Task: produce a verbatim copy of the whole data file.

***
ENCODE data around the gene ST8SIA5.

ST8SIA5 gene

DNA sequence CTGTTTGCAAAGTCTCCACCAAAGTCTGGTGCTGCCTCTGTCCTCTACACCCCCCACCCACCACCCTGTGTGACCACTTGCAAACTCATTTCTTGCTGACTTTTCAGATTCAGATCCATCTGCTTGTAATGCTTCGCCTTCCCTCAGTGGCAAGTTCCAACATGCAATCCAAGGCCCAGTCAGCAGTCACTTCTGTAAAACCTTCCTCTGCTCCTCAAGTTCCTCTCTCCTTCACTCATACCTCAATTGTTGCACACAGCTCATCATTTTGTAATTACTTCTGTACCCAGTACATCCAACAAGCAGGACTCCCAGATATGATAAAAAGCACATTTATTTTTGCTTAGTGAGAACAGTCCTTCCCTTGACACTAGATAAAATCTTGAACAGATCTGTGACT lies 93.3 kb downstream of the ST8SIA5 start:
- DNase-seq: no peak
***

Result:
ENCODE data around the gene ST8SIA5.

ST8SIA5 gene

DNA sequence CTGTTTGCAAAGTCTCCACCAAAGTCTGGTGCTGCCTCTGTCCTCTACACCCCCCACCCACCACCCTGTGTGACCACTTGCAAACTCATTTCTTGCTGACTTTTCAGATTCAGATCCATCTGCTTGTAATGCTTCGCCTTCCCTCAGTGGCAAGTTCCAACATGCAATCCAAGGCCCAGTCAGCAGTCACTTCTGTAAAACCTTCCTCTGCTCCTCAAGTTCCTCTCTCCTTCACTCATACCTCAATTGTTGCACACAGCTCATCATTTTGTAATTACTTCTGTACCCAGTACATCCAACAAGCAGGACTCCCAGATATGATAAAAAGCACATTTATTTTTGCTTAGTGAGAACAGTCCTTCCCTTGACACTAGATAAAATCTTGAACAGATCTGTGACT lies 93.3 kb downstream of the ST8SIA5 start:
- DNase-seq: no peak